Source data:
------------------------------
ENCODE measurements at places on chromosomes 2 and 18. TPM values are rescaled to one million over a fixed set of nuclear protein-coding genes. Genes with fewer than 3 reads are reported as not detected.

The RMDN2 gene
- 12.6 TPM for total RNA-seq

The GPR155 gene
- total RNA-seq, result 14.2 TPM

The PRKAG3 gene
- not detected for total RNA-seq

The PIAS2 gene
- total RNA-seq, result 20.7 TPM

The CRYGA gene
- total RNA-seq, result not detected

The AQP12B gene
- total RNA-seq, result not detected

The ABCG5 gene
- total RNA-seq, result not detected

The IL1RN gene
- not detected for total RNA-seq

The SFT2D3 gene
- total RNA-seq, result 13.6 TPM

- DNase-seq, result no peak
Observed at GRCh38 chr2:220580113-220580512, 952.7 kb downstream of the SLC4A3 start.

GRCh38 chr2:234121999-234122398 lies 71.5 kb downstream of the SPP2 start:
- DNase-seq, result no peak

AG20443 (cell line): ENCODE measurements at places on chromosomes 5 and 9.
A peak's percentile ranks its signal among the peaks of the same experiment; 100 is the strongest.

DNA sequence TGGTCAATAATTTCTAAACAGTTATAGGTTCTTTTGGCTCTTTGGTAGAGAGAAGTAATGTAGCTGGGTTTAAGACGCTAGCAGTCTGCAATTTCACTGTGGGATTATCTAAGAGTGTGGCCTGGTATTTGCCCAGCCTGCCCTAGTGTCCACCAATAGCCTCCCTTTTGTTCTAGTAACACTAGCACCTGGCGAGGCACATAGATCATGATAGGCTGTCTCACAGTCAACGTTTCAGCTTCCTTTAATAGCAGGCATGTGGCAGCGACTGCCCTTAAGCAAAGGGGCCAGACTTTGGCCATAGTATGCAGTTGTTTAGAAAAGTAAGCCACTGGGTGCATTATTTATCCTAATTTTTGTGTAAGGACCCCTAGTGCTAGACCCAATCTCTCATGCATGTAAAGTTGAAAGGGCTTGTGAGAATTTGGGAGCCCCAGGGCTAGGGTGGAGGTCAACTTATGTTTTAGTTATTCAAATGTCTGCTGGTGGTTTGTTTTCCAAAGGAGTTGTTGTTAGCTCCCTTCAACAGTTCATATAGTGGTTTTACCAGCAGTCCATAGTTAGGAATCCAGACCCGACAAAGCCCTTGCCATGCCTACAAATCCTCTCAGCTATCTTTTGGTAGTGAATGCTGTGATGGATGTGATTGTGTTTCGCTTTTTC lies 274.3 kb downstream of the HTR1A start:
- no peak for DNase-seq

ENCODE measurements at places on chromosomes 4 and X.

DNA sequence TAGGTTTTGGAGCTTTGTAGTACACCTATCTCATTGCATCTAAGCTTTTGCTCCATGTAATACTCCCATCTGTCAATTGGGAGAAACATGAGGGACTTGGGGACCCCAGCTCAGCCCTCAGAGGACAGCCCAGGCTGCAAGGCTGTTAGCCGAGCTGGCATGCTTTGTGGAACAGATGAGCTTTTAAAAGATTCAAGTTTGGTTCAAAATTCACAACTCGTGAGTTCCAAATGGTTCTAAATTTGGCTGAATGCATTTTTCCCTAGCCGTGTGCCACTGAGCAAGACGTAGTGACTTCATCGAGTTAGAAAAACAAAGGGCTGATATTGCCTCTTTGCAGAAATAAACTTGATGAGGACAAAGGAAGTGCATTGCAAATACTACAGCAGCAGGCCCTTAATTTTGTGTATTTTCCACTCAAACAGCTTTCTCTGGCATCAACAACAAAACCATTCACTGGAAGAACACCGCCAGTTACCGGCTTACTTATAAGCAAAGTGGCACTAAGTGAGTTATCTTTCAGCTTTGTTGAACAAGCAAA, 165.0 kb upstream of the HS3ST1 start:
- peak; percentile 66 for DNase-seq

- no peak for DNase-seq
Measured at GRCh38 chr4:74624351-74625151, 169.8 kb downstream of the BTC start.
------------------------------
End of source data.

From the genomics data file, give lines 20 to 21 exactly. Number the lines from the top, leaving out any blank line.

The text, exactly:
- DNase-seq, result no peak
Observed at GRCh38 chr2:220580113-220580512, 952.7 kb downstream of the SLC4A3 start.